Patterson called the mapping system “one of the most imperfect processes we have” and said officials and other stakeholders need to have more of a say in how it should work.

“We have to think about it from a trade-off point of view — do we want to be in a position where we’re picking winners and losers?” he said.

Previous attempt to increase the Colorado option

It’s not the only case of the insurance department and Connect for Health seeking to improve Colorado’s option plans this year. There was also previous experience involving how the plans were sorted on the exchange.

There are 166 health insurance plans being sold on the exchange this year, divided into multiple insurance carriers, counties, and bronze, silver, and gold tiers. This leads to a sometimes confusing forest of options in the stock market.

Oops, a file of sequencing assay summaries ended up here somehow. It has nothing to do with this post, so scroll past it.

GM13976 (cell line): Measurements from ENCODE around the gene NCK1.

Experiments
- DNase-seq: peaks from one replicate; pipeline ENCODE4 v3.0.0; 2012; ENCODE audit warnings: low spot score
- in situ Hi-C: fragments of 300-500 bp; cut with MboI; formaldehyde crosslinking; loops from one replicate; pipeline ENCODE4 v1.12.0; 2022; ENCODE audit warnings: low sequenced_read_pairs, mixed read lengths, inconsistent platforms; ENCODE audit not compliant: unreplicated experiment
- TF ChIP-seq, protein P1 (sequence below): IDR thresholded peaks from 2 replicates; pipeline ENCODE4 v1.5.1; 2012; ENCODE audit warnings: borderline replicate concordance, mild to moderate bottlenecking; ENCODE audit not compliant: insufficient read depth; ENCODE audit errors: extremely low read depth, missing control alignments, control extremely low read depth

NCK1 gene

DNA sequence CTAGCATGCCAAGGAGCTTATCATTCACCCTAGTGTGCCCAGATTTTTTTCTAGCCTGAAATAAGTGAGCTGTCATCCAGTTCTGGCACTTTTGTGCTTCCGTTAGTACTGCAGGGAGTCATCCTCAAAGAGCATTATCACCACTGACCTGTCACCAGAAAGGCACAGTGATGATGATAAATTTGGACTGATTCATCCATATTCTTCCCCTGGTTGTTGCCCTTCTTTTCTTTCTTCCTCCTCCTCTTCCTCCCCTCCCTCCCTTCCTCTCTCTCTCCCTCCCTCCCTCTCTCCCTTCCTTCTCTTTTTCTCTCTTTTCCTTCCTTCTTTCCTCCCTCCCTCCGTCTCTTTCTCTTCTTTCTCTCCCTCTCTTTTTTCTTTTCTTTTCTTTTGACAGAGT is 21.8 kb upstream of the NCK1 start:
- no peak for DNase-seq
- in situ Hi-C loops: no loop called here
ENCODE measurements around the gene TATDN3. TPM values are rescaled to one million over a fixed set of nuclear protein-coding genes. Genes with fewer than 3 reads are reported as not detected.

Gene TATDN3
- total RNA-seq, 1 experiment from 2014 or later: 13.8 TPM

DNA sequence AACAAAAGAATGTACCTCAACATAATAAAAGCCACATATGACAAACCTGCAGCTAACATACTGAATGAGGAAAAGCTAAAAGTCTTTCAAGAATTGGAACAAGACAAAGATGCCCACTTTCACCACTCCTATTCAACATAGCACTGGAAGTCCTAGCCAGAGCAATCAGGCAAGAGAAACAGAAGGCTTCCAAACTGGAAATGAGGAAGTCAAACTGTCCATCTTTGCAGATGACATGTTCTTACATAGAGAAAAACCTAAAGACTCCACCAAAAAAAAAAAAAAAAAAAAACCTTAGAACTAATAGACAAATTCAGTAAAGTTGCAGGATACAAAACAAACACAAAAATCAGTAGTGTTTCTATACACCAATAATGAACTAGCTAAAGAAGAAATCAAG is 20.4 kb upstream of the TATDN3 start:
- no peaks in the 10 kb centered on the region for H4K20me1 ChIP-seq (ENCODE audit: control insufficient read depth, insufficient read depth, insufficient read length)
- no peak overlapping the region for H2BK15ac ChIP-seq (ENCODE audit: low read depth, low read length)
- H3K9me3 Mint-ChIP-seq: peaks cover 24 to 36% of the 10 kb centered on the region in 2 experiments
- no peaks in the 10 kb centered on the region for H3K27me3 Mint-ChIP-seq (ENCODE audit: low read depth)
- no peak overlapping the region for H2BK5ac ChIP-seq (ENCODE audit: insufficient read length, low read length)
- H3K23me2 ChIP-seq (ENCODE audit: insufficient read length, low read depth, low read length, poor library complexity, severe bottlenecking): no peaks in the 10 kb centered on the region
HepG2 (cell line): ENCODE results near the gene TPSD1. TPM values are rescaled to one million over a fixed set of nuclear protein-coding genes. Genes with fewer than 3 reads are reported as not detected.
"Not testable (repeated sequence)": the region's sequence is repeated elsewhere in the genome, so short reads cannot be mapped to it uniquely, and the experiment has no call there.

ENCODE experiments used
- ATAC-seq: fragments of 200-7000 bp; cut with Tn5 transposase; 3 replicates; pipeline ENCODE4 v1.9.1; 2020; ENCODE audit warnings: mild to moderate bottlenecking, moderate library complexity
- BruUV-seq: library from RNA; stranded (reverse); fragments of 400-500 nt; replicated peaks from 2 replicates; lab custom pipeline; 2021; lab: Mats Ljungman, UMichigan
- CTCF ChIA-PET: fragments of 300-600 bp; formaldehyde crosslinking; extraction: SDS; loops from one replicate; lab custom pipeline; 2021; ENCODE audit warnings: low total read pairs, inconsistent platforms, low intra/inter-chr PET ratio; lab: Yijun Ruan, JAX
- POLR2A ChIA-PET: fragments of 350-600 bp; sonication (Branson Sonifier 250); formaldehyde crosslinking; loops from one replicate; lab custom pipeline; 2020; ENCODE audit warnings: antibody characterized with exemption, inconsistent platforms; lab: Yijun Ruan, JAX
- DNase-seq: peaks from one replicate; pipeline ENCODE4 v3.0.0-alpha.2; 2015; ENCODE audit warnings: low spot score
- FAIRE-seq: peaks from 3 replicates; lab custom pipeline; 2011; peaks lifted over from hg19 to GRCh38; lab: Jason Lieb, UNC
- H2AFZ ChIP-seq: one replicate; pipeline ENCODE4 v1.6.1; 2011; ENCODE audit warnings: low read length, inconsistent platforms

To better organize the chaos, Connect for Health created a sorting system called “preferential display.” In most years, preferential display favors lower premium prices, so the cheapest plans are what people looking for coverage will see first — although the exchange has other options for sorting plans. Think of it as the results that appear on the first page of a Google search.

But when open enrollment began this year, Connect for Health, at the insurance department’s request, gave Colorado Option plans top billing in the preferential display.